Hundreds of millions of Windows 7 computers became vulnerable to cyber-attacks after Microsoft ended support for its popular operating system on January 14, writes Company-X director David Hallett.

The end of support means Microsoft will no longer provide security updates for the 11-year-old operating system.

Technology writer Ed Bott estimated about 19 per cent of more than a billion computers running Windows were still using Windows 7 after support ended. One of the UK’s leading enterprise IT websites IT Pro suggested it was almost double Bott’s estimate at 36 per cent.

“If you continue to use Windows 7 after support has ended on January 14, 2020, your PC will still work, but it may become more vulnerable to security risks,” Microsoft said in a post.

A high percentage of the Windows 7 machines still in use will be in small and medium-sized businesses, many without on-site technology staff in the loop about the end of Windows 7 support.

Windows 7 machines can either be upgraded to Windows 10, providing they meet the minimum requirements, or be replaced with new models with Windows 10 pre-installed.

The minimum requirements for Windows 10 are a 1 gigahertz or faster processor, 1 gigabyte (GB) of RAM for a 32-bit processor or 2 GB of RAM for a 64-bit processor, 16 GB of hard drive space for 32 GB processors and 32 GB of hard drive space for 64-bit processors, and DirectX9 graphics card or later with Windows Display Driver Mode 1.0 driver with a minimum 800x600 display.

Microsoft offered a free upgrade for qualifying computers running licensed copied of Windows 7, 8 and 8.1 in July 2015 which users report still works. Visit Microsoft’s Download Windows 10 page to get the Windows 10 media creation tool.

Here’s how to use the tool to upgrade your PC to Windows 10.

  1. Select “Download tool”, and select “Run”. You need to be an administrator to run this tool.
  2. On the License terms page, if you accept the license terms, select “Accept”.
  3. On the What do you want to do? page, select “Upgrade this PC now”, and then select “Next”.
  4. After downloading and installing, the tool will walk you through how to set up Windows 10 on your PC. All Windows 10 editions are available when you select Windows 10, except for Enterprise edition. For more information on Enterprise edition, go to the Volume Licensing Service Center.
  5. When Windows 10 is ready to install, you’ll see a recap of what you’ve chosen, and what will be kept through the upgrade. Select “Change what to keep” to set whether you would like to “Keep personal files and apps”, or “Keep personal files only”, or choose to keep “Nothing” during the upgrade.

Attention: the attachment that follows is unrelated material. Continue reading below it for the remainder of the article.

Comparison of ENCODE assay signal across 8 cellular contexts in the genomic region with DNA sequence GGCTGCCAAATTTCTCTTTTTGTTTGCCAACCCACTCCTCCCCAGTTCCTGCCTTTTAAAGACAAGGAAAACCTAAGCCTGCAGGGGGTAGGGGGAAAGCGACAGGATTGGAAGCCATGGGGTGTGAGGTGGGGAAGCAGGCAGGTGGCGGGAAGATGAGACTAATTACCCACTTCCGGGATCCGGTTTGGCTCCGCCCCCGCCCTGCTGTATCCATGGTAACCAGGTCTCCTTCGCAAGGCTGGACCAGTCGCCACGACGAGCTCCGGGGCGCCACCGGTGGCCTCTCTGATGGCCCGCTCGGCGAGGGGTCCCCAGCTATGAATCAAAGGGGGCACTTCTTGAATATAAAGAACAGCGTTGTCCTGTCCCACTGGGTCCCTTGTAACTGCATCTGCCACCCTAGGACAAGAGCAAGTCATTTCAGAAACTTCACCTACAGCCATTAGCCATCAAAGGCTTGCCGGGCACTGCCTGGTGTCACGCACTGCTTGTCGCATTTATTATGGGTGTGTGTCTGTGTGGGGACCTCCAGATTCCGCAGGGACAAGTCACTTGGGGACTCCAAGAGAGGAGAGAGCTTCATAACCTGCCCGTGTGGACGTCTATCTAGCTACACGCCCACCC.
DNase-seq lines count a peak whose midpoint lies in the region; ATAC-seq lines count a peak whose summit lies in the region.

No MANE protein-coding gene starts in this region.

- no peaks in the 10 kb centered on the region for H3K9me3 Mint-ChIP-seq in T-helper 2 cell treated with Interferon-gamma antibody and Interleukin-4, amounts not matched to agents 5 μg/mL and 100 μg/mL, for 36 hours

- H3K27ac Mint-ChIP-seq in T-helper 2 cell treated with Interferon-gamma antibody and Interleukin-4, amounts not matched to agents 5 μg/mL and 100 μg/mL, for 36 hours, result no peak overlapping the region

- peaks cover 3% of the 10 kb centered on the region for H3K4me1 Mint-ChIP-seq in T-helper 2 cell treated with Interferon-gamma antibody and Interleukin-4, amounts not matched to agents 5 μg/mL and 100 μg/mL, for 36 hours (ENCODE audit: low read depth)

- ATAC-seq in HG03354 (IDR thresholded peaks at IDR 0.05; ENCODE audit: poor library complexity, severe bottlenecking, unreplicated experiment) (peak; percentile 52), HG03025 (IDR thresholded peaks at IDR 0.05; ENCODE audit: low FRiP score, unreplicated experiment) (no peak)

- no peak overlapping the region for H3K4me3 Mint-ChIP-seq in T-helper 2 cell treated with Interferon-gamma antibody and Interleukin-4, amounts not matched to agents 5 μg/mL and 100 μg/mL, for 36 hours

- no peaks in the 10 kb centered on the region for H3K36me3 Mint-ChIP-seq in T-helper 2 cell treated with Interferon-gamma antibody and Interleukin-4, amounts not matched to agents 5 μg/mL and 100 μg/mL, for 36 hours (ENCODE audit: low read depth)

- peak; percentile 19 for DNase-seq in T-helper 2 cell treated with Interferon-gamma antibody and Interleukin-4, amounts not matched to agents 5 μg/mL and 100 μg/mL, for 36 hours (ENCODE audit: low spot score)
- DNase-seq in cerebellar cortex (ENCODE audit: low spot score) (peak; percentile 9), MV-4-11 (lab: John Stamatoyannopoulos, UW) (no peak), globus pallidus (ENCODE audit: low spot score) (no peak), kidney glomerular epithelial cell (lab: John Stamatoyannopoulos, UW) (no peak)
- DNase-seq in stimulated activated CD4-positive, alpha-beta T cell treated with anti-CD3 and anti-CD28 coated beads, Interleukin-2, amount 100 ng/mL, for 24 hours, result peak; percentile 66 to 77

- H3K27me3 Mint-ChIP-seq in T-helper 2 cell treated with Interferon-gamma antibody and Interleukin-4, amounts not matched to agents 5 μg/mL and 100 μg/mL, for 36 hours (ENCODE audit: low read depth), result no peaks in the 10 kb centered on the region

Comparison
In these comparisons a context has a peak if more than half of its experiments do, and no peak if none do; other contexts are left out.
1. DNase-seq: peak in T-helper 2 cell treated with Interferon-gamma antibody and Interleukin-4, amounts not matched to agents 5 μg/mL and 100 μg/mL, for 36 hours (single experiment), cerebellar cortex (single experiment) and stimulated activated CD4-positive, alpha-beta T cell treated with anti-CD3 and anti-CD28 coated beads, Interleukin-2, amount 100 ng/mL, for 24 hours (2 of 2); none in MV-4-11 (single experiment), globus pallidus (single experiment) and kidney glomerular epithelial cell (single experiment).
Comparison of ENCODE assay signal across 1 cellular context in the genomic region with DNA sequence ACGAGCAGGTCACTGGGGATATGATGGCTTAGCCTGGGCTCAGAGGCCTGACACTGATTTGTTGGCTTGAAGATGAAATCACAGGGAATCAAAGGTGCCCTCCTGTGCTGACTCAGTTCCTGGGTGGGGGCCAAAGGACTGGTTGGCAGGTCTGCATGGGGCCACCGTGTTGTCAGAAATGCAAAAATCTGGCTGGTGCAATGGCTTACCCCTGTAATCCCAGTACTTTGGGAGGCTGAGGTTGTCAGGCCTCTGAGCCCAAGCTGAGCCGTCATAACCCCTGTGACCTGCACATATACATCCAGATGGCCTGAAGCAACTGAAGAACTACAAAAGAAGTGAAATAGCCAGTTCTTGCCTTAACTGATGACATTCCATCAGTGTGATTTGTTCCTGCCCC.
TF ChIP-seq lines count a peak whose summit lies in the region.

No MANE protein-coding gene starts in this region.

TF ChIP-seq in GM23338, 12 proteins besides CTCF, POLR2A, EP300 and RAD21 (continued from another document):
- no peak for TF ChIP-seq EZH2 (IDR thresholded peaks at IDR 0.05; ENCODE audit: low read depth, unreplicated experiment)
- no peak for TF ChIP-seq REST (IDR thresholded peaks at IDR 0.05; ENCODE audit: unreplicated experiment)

6. Save and close any open apps and files you may be running, and when you’re ready, select “Install”.
  7. It might take some time to install Windows 10, and your PC will restart a few times. Make sure you don’t turn off your PC.

Business users also have the option of opting into Microsoft’s Extended Security Updates for up to three years. Prices start at US$25 per machine per year and double each year. The idea behind this offer is to give large corporations with hundreds or thousands of machines time to finalise their upgrade plans. But it will only delay the inevitable. Microsoft would prefer businesses to upgrade.

Some businesses, with a history of light usage, may opt for Apple iPads or Android tablets. Some will switch to Apple Macs, but the majority are likely to remain on PC, especially if they rely on legacy software for their business.

Those who remain on Windows 7 are putting their passwords and business-critical data at risk.

Users reluctant to upgrade to Windows 10 are playing into the hands of cybercriminals who unleashed nearly 68 million strains of Windows malware (malicious software) in 2018.

Computer Emergency Response Team operations manager Declan Ingram said it was important computer software was up to date and fit for the modern environment.

“Updating systems can be a fine balance for organisations. There are cost and security aspects that need to be balanced by the business,” he said.

Read Cert NZ’s top 11 cyber security tips for your business at